Question Time: a petition for change

tony-gillardWe should adopt a policy advocating reform of Question Time.

It does not serve its purpose. It does not set an example for public debate. It should be completely re-thought.

I spent a number of days in the Federal Parliament this year and it’s not pretty. What you miss on TV but understand watching the whole chamber is the animalistic nature of it.

Two packs of animals. Someone runs up to the other pack, bares their teeth, then scurries back to their pack. It is a contest of intimidation. When a weakness is detected in a pack, the voices of the opposing pack rise up in catcall and ridicule. They sniff blood; the volume of animal noises increases. It is what I imagine a stoning is like.

Almost every question from the opposition attempts to embarrass the government, not solicit information. The repetition is sickening. Questions are repeated with minor variations so as to find a weak spot and dictate the news cycle.

Questions are almost all about the past. The questioners want to find an inconsistency, a failure, a lie. They want to attack. They want the media to righteously demolish their enemy.

Almost every answer blunts the attack by speaking for as long and indirectly as possible. When the government asks a question of itself it is designed to use up time and talk positively about accomplishments. Or about the failings of the opposition in previous years. Answers are press releases. How many thousands of bureaucratic hours are wasted in this?

I watched David Cameron in the House of Commons the day he answered 138 questions from the Opposition about phone hacking. Short, direct answers. The British Parliament is not perfect; it is adversarial and backwards-looking like ours, but there is respect and debate that is a level above what happens in Australia. Find me a politician that says different.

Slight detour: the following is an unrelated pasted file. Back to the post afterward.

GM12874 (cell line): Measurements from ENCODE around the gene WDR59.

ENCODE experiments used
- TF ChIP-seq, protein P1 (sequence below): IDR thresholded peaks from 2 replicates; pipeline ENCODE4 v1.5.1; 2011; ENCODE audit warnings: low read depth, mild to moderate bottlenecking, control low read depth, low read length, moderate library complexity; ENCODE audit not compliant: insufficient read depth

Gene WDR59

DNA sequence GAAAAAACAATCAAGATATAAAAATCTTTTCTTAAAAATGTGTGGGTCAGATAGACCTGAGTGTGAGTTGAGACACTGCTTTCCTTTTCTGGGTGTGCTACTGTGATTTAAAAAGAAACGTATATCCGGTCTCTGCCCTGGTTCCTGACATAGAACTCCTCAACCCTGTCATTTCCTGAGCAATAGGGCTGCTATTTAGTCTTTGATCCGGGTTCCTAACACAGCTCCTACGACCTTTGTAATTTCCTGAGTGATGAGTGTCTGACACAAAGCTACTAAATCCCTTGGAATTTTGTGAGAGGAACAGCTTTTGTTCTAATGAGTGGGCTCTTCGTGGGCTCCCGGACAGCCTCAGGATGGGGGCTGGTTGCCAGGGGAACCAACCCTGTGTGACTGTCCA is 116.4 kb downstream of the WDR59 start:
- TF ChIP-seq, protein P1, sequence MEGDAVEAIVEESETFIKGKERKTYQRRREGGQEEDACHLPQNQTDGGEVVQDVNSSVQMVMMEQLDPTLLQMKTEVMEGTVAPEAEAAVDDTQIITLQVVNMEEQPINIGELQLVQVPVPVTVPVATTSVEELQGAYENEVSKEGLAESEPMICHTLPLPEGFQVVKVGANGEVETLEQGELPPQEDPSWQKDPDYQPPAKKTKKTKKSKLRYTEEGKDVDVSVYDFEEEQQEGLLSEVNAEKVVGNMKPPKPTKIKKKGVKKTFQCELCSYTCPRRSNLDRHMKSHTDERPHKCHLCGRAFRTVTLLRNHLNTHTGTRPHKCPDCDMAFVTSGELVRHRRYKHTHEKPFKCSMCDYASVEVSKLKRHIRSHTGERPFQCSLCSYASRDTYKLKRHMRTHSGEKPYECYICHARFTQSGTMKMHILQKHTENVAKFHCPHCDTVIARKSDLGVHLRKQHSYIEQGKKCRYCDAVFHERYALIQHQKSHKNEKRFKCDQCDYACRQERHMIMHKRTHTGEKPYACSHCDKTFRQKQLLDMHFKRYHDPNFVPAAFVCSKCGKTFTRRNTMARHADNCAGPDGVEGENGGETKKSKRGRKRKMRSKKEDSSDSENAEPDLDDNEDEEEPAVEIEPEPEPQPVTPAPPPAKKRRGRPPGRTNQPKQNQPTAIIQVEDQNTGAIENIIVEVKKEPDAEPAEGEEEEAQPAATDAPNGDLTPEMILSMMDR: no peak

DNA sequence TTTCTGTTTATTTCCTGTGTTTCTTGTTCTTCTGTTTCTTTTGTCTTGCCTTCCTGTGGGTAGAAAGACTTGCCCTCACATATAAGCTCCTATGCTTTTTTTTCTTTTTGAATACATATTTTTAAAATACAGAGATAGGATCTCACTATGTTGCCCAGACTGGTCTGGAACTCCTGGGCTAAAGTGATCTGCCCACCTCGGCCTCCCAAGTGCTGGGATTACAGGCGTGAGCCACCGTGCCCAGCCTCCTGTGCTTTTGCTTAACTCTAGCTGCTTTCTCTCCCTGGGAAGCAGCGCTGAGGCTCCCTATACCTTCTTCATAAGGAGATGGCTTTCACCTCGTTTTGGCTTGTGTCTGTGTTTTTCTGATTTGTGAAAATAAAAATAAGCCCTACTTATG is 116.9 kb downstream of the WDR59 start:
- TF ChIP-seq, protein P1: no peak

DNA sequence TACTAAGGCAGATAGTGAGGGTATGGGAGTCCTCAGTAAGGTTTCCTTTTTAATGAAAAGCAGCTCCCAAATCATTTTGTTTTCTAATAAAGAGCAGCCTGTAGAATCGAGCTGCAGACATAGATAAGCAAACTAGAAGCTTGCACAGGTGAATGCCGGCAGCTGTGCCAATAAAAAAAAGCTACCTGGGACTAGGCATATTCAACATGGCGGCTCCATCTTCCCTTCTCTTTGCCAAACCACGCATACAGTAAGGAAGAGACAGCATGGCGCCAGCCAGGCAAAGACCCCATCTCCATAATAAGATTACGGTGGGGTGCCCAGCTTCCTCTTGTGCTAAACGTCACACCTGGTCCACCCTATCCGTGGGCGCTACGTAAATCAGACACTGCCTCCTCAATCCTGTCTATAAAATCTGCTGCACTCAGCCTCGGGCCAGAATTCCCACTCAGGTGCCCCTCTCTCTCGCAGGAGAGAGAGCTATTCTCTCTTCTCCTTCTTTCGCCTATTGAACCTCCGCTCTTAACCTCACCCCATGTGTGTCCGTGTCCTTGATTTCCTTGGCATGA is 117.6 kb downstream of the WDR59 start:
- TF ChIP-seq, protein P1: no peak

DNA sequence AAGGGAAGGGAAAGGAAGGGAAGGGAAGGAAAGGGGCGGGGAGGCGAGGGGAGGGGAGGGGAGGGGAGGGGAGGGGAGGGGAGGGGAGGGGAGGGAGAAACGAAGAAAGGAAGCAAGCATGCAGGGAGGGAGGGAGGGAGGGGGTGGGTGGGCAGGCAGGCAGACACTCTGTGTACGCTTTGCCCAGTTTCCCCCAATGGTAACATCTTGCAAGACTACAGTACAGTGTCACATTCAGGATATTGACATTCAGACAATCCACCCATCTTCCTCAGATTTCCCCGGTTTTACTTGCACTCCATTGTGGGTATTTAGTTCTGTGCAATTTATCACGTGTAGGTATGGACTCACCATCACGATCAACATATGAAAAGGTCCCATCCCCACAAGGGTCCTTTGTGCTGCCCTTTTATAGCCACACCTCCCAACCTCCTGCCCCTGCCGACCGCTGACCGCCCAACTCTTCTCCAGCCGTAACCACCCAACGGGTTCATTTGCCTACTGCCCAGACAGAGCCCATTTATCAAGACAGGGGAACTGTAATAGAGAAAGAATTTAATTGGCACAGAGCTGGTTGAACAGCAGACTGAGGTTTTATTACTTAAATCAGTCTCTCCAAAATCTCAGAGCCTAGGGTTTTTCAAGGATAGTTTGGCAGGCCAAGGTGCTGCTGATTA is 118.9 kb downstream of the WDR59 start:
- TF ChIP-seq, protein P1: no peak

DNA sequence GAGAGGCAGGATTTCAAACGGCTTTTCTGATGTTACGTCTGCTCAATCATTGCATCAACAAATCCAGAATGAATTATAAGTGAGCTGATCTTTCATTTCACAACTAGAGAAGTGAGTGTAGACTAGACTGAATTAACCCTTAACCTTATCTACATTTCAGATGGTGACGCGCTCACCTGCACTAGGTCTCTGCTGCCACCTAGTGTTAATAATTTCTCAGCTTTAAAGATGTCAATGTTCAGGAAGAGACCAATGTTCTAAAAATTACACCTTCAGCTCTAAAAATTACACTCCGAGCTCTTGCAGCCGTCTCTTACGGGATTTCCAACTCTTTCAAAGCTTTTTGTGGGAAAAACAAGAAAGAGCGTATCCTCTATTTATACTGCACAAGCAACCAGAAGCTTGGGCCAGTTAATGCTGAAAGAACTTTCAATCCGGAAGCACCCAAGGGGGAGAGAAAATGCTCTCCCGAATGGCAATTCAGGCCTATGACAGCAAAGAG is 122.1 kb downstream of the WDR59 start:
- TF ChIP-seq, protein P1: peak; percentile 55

All of Australia talks about the brattish, churlish, unproductive, attention-seeking nature of Question Time. We should petition the Parliament for change.

Photo sourced from MystifyMe Concert Photography (Troy).

Prelude to Executions Represents Torture Under United Nations Convention

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Australian Sex Party MLC, Fiona Patten, has called on the United Nations to immediately ask Indonesia to show cause as to why it should not be struck off the list of signatories to the 1984 United Nations Convention against Torture.

“The news that Andrew Chan and Myuran Sukumaran have been transferred to the execution island of Nusakambangan today, is a very sad day for all Australians and Indonesians,” she said. “The death penalty is barbaric and inhumane. Essentially what is being done to these two men ahead of their abhorrent execution is a form of torture in itself - something most thinking nations reject.”

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Thousands of Victorians expected to take LSD this weekend

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Fiona Patten MLC holding Bicycle Day commemorative blotter artwork outside Parliament

Psychedelic enthusiasts across Victoria will be taking acid (LSD) on Sunday April 19th to celebrate Bicycle Day's 72nd anniversary, marking the birth of western psychedelic culture.

Fiona Patten MLC called on the Minister to relax the prohibitionary regulations around LSD for medical research in Victoria, “Sadly, there are a couple of organisations in Victoria which would like to explore further medical research in this area but it is incredibly difficult because of the prohibitive laws. I ask if the minister would consider reviewing the legal status of some psychedelic substances in relation to medical use.”

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